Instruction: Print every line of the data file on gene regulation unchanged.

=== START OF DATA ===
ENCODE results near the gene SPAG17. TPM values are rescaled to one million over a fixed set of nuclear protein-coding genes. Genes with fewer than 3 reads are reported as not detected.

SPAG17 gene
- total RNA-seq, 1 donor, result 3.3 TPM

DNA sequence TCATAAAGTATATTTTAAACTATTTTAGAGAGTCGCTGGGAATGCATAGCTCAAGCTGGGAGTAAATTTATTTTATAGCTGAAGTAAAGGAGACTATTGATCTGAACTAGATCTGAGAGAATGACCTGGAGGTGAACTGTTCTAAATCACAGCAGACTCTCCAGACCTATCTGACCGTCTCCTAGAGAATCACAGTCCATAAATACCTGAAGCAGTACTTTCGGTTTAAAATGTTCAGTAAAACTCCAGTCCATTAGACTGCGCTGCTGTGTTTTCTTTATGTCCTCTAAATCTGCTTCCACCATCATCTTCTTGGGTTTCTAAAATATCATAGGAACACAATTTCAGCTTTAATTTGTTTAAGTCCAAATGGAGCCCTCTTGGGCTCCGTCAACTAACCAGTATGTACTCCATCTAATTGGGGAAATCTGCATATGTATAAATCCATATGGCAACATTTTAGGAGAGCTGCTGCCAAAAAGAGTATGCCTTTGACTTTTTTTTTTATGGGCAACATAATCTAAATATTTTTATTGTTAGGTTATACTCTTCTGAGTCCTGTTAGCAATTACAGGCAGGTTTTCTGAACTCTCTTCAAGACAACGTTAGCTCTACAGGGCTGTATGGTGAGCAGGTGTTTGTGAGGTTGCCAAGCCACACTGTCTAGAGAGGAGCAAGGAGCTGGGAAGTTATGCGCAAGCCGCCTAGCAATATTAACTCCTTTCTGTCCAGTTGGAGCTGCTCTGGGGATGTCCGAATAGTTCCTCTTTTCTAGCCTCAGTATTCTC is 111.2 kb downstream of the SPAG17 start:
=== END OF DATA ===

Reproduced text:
ENCODE results near the gene SPAG17. TPM values are rescaled to one million over a fixed set of nuclear protein-coding genes. Genes with fewer than 3 reads are reported as not detected.

SPAG17 gene
- total RNA-seq, 1 donor, result 3.3 TPM

DNA sequence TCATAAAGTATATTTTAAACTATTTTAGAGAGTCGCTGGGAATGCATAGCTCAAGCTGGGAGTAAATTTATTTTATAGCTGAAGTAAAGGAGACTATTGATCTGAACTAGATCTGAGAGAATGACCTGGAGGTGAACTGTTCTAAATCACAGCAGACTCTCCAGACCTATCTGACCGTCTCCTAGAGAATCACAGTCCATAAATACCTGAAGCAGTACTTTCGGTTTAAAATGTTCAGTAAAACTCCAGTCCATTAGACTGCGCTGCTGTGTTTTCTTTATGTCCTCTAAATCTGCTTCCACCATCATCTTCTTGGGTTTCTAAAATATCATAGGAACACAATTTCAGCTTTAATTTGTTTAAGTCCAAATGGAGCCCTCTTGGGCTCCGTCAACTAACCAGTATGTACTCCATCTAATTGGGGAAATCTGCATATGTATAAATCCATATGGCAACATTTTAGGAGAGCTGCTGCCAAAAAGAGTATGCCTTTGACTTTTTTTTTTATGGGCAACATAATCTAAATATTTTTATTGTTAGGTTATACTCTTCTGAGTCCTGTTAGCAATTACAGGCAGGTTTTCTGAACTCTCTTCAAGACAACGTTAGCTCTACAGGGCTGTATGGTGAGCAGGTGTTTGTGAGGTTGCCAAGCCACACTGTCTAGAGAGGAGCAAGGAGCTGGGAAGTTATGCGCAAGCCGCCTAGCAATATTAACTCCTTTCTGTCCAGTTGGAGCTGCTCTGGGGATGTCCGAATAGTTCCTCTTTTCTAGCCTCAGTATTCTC is 111.2 kb downstream of the SPAG17 start: